Risk for Human African Trypanosomiasis, Central Africa, 2000–2009 - Vol. 17 No. 12 - December 2011 - Emerging Infectious Disease journal - CDC
Volume 17, Number 12—December 2011
Risk for Human African Trypanosomiasis, Central Africa, 2000–2009
The most recent continental estimates of persons at risk for human African trypanosomiasis (HAT), also known as sleeping sickness, were published by the World Health Organization in 1998 (1). These estimates were provided on a country-by-country basis, and they were largely based on educated guesses and rough estimations of experts. Since that time, major progress has been made in HAT control and surveillance (2). Data collection and reporting have also substantially improved and increasingly include an explicit and accurate mapping component (3–6). The magnitude of the recent advances in HAT control and surveillance is such that up-to-date estimates of the number and distribution of persons at risk are urgently needed. The purpose of this study was to develop a method to estimate and map the risk for HAT in central Africa.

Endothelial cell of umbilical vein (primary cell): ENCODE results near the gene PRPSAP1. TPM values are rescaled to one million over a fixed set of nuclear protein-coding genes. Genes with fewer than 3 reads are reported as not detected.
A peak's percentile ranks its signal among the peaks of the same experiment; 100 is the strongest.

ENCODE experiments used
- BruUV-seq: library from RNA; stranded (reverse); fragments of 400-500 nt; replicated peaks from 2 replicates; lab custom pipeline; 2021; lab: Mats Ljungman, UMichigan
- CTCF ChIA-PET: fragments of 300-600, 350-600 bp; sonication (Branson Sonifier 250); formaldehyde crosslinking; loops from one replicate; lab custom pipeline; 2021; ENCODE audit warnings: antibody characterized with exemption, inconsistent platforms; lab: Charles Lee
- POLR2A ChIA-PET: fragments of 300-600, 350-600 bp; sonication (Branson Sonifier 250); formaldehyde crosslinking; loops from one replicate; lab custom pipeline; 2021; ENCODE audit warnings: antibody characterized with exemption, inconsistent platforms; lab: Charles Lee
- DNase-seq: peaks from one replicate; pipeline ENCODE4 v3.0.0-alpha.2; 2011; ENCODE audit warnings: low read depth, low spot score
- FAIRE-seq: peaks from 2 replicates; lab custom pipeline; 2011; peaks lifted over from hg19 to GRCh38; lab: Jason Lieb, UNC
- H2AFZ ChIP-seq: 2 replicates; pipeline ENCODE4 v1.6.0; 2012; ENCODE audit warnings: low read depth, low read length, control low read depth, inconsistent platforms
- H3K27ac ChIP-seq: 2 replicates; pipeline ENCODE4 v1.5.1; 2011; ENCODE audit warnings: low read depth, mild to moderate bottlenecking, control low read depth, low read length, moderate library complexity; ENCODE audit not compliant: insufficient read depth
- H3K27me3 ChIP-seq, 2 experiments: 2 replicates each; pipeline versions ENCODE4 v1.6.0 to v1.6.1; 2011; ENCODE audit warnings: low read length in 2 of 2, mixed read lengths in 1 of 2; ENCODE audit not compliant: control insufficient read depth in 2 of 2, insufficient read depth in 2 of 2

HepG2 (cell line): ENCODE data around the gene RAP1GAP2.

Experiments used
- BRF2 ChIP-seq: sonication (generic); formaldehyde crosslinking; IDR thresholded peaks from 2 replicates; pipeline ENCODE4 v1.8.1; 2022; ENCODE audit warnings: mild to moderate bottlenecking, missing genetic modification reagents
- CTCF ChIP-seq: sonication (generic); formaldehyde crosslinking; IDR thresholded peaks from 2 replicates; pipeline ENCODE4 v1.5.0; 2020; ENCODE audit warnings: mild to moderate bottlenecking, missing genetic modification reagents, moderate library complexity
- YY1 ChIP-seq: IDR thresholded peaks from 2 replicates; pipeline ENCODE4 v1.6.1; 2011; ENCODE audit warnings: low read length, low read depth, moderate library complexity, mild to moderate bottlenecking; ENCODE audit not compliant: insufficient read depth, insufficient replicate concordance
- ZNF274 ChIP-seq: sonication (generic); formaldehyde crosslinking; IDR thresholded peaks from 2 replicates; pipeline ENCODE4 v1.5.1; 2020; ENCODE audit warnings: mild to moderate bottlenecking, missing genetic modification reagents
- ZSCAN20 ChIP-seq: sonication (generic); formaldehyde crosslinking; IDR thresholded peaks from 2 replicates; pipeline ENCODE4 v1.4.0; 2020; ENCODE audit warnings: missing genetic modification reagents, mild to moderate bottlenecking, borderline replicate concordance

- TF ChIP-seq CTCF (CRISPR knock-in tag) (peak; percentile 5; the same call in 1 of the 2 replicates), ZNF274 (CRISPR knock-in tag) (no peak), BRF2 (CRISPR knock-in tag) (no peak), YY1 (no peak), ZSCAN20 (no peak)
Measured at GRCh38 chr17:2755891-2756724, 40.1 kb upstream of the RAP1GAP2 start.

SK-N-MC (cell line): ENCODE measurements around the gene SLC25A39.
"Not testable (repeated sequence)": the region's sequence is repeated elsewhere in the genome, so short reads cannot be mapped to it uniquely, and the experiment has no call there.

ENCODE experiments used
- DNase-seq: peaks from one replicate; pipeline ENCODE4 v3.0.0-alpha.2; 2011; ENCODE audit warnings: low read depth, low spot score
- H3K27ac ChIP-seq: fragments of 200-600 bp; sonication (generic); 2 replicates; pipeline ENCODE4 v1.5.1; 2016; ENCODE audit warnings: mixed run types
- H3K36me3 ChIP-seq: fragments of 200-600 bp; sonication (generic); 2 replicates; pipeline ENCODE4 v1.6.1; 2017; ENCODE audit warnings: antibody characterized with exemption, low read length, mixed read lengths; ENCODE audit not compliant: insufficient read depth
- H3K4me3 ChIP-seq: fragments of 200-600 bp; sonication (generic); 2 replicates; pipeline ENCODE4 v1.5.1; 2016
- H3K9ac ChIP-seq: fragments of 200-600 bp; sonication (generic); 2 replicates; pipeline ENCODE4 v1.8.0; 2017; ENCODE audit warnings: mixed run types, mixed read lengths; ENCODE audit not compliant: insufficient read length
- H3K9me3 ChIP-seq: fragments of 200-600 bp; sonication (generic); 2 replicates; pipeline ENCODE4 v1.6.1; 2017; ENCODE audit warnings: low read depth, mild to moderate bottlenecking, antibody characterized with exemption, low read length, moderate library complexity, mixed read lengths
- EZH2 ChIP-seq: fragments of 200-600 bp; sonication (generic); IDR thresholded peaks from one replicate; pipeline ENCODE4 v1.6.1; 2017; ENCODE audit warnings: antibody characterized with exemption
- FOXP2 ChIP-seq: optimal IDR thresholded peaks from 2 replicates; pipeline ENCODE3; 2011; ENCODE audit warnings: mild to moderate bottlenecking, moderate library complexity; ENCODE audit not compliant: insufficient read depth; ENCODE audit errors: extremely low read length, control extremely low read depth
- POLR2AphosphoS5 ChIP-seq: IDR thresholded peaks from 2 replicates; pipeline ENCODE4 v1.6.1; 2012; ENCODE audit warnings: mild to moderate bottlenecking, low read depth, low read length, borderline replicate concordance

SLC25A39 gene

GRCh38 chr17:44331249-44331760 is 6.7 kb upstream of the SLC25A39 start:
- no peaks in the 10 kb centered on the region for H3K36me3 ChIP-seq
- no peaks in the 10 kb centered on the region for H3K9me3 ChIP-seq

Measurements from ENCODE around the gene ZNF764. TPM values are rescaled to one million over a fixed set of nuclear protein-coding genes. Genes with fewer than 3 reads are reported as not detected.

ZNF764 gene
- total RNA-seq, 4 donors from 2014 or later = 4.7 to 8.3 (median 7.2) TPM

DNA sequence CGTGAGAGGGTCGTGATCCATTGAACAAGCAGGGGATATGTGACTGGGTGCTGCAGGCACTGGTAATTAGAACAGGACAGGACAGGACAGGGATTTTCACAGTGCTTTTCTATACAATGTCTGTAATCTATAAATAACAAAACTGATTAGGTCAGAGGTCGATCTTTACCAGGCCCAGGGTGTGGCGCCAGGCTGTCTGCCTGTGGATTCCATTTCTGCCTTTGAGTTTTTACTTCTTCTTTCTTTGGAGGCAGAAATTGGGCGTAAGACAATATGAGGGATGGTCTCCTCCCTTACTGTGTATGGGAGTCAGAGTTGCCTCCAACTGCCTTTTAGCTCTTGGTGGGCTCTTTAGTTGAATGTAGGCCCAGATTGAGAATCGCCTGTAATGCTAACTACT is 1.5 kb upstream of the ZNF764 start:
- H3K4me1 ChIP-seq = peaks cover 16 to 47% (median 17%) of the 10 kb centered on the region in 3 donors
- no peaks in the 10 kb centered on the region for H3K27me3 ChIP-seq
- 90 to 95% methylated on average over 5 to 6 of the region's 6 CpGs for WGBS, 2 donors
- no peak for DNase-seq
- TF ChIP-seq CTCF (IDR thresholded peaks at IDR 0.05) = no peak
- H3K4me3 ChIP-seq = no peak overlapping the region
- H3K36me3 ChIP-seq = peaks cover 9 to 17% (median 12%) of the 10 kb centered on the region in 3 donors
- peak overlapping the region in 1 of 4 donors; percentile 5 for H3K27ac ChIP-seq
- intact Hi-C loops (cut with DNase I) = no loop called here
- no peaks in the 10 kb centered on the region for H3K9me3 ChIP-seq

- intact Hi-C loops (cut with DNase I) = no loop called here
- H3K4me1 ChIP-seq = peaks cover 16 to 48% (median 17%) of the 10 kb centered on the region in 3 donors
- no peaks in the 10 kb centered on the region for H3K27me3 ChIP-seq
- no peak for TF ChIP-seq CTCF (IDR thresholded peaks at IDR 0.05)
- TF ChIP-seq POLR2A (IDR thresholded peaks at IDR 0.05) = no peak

AbstractComprehensive georeference records for human African trypanosomiasis in Cameroon, Central African Republic, Chad, Congo, Equatorial Guinea, and Gabon were combined with human population layers to estimate a kernel-smoothed relative risk function. Five risk categories were mapped, and ≈3.5 million persons were estimated to be at risk for this disease.
Suggested citation for this article: Simarro PP, Cecchi G, Franco JR, Paone M, Fèvre EM, Diarra A, et al. Risk for human African trypanosomaisis, central Africa, 2000–2009. Emerg Infect Dis [serial on the Internet]. 2011 Dec [date cited]. http://dx.doi.org/10.3201/eid1712.110921
1These authors contributed equally to this article.